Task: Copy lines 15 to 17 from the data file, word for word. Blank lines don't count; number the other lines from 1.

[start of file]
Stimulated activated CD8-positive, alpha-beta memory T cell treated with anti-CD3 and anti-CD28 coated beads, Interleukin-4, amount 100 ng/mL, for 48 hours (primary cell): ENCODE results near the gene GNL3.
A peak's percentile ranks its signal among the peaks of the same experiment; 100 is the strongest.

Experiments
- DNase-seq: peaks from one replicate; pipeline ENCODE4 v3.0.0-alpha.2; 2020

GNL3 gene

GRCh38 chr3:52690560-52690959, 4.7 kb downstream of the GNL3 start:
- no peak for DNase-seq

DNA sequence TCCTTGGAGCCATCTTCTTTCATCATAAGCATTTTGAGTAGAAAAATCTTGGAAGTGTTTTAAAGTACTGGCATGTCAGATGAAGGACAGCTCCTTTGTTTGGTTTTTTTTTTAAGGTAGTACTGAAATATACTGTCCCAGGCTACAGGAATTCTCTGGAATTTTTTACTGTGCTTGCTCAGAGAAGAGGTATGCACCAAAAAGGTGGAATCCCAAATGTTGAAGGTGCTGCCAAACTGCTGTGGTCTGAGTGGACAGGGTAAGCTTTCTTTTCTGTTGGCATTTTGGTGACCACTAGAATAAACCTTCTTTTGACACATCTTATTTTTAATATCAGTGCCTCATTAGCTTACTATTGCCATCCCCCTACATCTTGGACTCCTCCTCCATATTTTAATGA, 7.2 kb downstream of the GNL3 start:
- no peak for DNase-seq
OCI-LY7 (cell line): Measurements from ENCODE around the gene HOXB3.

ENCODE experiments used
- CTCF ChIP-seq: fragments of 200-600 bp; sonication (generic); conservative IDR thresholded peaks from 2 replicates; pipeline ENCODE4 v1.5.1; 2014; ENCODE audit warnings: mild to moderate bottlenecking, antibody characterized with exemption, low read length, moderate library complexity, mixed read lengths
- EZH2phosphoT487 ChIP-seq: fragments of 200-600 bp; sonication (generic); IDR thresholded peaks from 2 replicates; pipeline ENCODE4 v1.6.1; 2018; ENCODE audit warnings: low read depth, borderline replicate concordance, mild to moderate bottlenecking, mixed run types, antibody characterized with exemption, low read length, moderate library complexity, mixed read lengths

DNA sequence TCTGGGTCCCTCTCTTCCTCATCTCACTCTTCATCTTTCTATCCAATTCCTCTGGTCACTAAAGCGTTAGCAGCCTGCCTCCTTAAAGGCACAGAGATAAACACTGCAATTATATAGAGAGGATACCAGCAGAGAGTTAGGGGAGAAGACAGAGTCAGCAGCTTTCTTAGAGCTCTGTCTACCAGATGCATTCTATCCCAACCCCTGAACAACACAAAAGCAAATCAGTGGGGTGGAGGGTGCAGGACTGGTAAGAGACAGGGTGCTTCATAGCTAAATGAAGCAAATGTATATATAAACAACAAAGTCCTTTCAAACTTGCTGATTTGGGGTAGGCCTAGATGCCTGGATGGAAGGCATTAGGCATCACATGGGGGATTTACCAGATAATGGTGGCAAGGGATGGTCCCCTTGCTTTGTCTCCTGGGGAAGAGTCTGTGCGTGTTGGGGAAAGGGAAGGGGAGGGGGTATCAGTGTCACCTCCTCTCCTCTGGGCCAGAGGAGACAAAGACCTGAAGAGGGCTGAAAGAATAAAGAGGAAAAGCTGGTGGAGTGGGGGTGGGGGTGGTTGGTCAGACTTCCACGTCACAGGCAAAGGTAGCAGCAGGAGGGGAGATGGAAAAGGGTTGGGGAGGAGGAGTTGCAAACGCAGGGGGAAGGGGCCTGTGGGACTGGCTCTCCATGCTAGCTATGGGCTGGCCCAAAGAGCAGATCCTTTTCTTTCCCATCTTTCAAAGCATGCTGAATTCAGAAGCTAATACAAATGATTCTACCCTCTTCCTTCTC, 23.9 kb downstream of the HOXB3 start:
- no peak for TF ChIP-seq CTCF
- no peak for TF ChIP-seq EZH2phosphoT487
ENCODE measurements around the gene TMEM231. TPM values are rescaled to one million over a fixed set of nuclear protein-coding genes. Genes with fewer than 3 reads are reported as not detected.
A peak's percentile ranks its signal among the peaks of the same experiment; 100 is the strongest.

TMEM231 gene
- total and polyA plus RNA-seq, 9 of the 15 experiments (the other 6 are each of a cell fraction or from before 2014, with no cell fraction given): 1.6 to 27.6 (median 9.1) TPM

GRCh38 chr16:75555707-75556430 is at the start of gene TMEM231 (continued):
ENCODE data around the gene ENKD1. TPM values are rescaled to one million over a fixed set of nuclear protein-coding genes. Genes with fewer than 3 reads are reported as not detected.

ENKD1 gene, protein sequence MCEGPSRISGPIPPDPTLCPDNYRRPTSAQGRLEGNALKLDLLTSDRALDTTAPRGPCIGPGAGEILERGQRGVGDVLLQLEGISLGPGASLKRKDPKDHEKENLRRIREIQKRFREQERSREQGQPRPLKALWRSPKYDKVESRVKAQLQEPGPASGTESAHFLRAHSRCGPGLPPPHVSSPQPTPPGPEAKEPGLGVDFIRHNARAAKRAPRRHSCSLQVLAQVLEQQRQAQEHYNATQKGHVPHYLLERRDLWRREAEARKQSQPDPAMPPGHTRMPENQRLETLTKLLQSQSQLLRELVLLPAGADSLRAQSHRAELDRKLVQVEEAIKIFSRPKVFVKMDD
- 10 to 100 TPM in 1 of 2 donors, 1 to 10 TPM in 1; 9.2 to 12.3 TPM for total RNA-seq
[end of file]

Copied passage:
- no peak for TF ChIP-seq CTCF
- no peak for TF ChIP-seq EZH2phosphoT487
ENCODE measurements around the gene TMEM231. TPM values are rescaled to one million over a fixed set of nuclear protein-coding genes. Genes with fewer than 3 reads are reported as not detected.